The mosaic wall in the Charlotte and William Bloomberg Medford Public Library was created by artist Glendalys Medina, working closely with Stephen Miotto, a master in the ancient craft of mosaic based in Carmel, New York.
The project began with Medina devising a composition for a prominent wall that would be part of the new building’s entry and reception area. From the outset the understanding was that the most impactful way to bring their plans to life would be mosaic.
The translation of Medina’s ideas — deploying this historic technique– would require hundreds of small pieces of colored glass (tesserae). In order to develop and refine the final mosaic, the artist worked collaboratively with Miotto over numerous working sessions with Miotto, to understand the enormous range of tesserae that could be drawn from, and to determine the scale and strategies for realizing their vision.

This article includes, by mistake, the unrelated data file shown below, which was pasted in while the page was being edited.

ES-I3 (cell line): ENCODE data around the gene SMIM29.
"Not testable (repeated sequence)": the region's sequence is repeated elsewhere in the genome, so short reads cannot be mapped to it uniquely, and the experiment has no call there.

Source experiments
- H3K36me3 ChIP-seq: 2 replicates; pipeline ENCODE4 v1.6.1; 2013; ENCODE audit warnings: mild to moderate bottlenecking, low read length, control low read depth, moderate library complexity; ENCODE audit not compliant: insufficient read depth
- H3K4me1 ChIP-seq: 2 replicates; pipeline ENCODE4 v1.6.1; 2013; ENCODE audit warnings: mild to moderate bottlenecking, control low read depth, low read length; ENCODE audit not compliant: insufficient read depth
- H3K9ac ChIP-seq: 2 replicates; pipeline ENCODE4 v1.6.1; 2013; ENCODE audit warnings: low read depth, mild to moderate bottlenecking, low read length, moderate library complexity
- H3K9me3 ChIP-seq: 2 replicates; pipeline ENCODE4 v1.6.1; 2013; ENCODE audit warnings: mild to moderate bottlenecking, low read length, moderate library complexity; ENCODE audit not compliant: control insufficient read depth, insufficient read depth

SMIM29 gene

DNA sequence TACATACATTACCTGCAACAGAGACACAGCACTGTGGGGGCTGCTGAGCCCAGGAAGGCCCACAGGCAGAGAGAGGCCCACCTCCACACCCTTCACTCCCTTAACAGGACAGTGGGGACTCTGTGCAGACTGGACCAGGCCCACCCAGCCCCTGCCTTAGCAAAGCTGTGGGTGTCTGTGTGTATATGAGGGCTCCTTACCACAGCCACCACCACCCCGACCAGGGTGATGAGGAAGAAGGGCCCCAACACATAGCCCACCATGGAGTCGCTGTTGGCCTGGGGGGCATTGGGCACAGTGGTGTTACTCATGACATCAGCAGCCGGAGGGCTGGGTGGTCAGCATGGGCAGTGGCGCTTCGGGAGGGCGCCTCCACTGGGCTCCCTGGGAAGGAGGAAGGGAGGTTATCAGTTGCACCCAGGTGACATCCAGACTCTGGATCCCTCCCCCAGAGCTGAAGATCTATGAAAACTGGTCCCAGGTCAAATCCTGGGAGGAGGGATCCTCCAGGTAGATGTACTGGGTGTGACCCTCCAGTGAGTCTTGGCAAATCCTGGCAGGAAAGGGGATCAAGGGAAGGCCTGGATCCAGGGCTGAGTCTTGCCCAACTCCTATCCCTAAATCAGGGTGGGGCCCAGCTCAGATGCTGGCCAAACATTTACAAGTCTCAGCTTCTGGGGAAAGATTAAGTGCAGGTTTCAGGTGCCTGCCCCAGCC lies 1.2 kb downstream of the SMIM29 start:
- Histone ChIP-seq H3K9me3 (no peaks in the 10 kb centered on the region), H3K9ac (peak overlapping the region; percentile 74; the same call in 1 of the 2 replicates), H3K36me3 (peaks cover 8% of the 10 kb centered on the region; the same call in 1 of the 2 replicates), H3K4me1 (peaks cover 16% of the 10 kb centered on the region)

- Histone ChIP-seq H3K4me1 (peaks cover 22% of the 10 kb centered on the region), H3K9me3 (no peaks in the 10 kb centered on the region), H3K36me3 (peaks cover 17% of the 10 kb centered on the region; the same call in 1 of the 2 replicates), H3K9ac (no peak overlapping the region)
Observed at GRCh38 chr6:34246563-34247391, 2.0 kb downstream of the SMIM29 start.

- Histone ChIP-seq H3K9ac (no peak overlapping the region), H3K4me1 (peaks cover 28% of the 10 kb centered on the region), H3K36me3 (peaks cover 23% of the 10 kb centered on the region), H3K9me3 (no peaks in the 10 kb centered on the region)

Medina and Miotto finalized the palette, including the rich mix of colors to create the striking ‘black’ background. Then samples and instructions were sent by Miotto to the corresponding workshop in Spilimbergo, a small Italian village north of Venice. Guided by Miotto, it was there that the entire mosaic was fabricated. Upon completion, the massive work was documented, approved by Medina, and then shipped to the USA for its installation in Medford by Miotto. Medina was again on hand to inspect the work and confer on final details and finishing touches, including the tonality of the grout and the lighting of the wall.
About the Artist
Glendalys Medina works across various mediums — including works on paper, collage and assemblage, printed works and performance. Their pursuits have special relevance in the context of a library and the in the traditions of the tools of writing.
Many of Medina’s works draw on the symbols and systems of language, alphabets and books — which they deconstruct and reconfigure into personal abstractions rooted in shared cultural forms and symbols.